Wednesday, 26 December 2012

Second-hand serendipity?

Doing research on serendipity enables me to reflect more than I would have done otherwise on experiences that I'd class as serendipity. Preparing for a recent workshop, I realised that it was a serendipitous encounter that led to all our work on serendipity, and transformed the careers of at least two members of my research team...

DSVIS 2004 was held at Tremsbuttel Castle in Germany. People from Lexis Nexis UK participated (i.e. the company paid for them to get out of the office and attend an academic conference that was frankly quite tangential to their core business). Over a beer, I mentioned that one of my post-docs had done his PhD on journalists' information seeking, and that Nexis had been an important product for them. The findings about how journalists used information (and particularly Nexis) was interesting to them, so they commissioned us to run a workshop for their staff on journalists' information seeking. This was followed by further consultancy projects on lawyers' information seeking, and collaboration on a research project on "making sense of information" (MaSI). These projects led to new Lexis Nexis products that are still going from strength to strength. All because Lexis Nexis supported their staff to go to a workshop in Germany in 2004 and we met there.

That same meeting enabled me to develop information interaction and sensemaking work that was foundational to the SerenA project studying serendipity. It also provided lots of opportunities for at least two members of my research team to study legal information seeking. So that one meeting, all starting with a beer (!), has been of immense value, to both us and Lexis Nexis. I suspect that my team have never realised quite how much all of our careers owe to that one serendipitous connection that they weren't even a direct part of!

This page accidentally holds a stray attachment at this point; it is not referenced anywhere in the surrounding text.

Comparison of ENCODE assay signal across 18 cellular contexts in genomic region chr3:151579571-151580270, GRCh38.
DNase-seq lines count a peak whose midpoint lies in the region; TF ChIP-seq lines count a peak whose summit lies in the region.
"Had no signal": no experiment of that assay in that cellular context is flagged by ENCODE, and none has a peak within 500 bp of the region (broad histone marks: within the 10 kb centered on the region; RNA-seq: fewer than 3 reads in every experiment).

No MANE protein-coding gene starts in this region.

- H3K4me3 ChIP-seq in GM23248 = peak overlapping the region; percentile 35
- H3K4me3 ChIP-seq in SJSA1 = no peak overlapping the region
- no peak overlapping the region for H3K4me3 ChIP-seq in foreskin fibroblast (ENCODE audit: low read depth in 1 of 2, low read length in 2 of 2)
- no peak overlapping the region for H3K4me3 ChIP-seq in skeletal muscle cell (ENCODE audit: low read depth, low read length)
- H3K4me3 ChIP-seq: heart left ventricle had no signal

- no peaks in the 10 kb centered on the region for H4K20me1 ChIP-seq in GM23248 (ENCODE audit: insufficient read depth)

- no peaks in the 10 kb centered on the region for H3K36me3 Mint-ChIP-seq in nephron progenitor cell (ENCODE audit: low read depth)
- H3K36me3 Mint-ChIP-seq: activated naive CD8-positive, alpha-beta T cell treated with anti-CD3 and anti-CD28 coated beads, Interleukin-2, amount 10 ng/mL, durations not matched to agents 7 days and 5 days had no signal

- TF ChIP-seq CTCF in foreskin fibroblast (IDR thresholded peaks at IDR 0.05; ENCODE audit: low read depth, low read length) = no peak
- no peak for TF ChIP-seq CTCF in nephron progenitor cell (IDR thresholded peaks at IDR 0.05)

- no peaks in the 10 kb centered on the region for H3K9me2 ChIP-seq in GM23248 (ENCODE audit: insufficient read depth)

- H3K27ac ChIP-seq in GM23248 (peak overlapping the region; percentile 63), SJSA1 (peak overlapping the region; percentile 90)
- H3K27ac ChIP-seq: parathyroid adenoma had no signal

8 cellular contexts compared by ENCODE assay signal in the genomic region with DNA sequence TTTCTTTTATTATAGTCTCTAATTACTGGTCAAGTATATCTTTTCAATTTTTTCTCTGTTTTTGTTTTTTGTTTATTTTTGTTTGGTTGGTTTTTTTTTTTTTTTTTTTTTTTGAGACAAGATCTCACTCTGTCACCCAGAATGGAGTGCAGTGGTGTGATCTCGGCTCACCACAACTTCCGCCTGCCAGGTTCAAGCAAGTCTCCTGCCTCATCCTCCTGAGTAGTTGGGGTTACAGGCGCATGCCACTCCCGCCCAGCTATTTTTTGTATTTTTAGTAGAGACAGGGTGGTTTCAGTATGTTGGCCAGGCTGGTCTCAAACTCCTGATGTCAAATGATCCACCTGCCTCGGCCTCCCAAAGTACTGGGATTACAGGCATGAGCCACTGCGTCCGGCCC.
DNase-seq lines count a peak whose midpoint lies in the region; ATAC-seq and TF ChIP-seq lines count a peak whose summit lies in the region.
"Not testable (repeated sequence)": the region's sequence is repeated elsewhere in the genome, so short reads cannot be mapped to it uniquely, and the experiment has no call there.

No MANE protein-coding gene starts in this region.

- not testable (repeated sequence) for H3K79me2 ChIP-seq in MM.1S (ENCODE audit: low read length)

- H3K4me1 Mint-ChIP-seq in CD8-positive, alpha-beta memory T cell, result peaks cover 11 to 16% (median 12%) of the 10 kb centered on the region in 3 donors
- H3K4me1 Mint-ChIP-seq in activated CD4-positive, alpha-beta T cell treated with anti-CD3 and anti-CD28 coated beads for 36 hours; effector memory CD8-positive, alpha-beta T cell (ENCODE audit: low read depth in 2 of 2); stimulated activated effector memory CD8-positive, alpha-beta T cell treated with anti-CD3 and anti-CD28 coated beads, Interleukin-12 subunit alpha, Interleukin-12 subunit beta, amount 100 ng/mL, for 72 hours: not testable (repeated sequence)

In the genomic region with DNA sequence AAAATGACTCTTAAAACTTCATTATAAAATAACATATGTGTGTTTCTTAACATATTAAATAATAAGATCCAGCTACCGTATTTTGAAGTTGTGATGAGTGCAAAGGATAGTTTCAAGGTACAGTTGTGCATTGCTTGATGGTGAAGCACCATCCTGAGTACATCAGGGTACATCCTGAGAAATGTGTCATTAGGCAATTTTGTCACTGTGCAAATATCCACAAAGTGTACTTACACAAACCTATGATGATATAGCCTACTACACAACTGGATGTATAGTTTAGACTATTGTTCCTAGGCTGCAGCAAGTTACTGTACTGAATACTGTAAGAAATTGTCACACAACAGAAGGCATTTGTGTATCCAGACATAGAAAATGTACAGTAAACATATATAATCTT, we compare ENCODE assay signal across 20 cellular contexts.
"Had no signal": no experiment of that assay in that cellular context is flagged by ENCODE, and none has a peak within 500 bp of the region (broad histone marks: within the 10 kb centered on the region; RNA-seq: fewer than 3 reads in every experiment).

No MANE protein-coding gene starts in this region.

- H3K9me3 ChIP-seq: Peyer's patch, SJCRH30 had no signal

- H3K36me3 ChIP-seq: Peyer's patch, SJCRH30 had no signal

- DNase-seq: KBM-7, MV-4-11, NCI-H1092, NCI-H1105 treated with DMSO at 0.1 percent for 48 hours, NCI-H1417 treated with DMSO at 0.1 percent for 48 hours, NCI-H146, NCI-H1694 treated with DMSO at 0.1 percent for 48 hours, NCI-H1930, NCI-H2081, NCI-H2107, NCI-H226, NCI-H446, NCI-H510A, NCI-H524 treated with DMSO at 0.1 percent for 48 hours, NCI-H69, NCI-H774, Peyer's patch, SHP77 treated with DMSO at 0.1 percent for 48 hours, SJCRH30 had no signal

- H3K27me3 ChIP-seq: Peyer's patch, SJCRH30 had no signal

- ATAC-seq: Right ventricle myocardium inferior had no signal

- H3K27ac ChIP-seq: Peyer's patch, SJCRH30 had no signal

Wednesday, 19 December 2012

When is "Okay" not Okay?

Twenty (or more) years ago, I worked with a software development kit that demanded that I click "OK" every time it crashed (which was at least once a day). I wanted a "Not OK" button  – not because it would have a different outcome, but because it better expressed what I was feeling at the time.

Now I find that Facebook puts the same socially inappropriate demand on the user:

This dialogue box uses socially appropriate terms such as "Sorry" and "Please", but I want to say "I've noted the problem and what to do about it", not "Okay". The software developer presumably regards the requirement to click "Okay" as as simple acknowledgement that "something went wrong". And at one level that is all that can be said: no amount of ranting will change the system. But "Okay" usually means something stronger: that I accept the behaviour, and don't mind if it happens again. It presupposes that the individual has choice: to accept or reject the behaviour. And implicitly that the other agent will take note of the response and act accordingly in future. In this case, of course, there is no such learning, no such evolving relationship between user and system. It's a pseudo-dialogue, and actually it is not "okay" at all.

Friday, 7 December 2012

Hidden in plain sight

Last weekend, I was showing a visiting colleague around the Wellcome Collection. As he stopped to take a photograph with his iPhone, I noticed that he unlocked his phone first, then flicked through several screens to locate the camera app, selected it, and took the snap. I quickly took out my own iPhone and showed him how to access the camera function immediately by sliding the camera icon on the "lock" screen up. He was amazed: a mix of delighted and appalled. He considers himself to be a "power user" but had never noticed the icon nor discovered its purpose.

I had noticed the camera image a few months ago, following an operating system upgrade, but I also had not discovered its purpose unaided, having assumed that it was some kind of information rather than a functional slider that provided a useful short-cut. I had to be shown the use by someone else who had already discovered it. Doh!

Once discovered, the feature is quite obvious. But it is not as easily discoverable as it might be: there is no immediately presented information about key operating system changes, and few people search for features they have no reason to expect to find. Children may explore objects just to see what happens; many adults lose this. Just putting something on the screen does not guarantee that it will be noticed or appropriately interpreted.

Social interactions are so often a powerful means for learning about the world and the less obvious affordances of systems.